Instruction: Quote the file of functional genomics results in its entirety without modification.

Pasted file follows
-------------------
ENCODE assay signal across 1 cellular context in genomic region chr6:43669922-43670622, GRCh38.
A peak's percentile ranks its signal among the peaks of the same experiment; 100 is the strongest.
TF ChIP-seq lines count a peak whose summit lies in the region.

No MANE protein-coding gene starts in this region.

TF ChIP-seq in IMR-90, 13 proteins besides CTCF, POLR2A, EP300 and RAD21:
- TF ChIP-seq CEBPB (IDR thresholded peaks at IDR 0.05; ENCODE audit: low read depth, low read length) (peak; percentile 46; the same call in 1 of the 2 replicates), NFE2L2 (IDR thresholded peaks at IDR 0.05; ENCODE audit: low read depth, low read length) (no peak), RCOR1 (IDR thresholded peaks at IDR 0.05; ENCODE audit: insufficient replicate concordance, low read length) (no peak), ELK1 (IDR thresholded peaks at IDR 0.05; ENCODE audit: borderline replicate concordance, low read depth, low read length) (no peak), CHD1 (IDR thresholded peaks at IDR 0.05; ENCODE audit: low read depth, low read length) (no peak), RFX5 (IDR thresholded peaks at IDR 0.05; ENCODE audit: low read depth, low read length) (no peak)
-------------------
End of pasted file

ENCODE assay signal across 1 cellular context in genomic region chr6:43669922-43670622, GRCh38.
A peak's percentile ranks its signal among the peaks of the same experiment; 100 is the strongest.
TF ChIP-seq lines count a peak whose summit lies in the region.

No MANE protein-coding gene starts in this region.

TF ChIP-seq in IMR-90, 13 proteins besides CTCF, POLR2A, EP300 and RAD21:
- TF ChIP-seq CEBPB (IDR thresholded peaks at IDR 0.05; ENCODE audit: low read depth, low read length) (peak; percentile 46; the same call in 1 of the 2 replicates), NFE2L2 (IDR thresholded peaks at IDR 0.05; ENCODE audit: low read depth, low read length) (no peak), RCOR1 (IDR thresholded peaks at IDR 0.05; ENCODE audit: insufficient replicate concordance, low read length) (no peak), ELK1 (IDR thresholded peaks at IDR 0.05; ENCODE audit: borderline replicate concordance, low read depth, low read length) (no peak), CHD1 (IDR thresholded peaks at IDR 0.05; ENCODE audit: low read depth, low read length) (no peak), RFX5 (IDR thresholded peaks at IDR 0.05; ENCODE audit: low read depth, low read length) (no peak)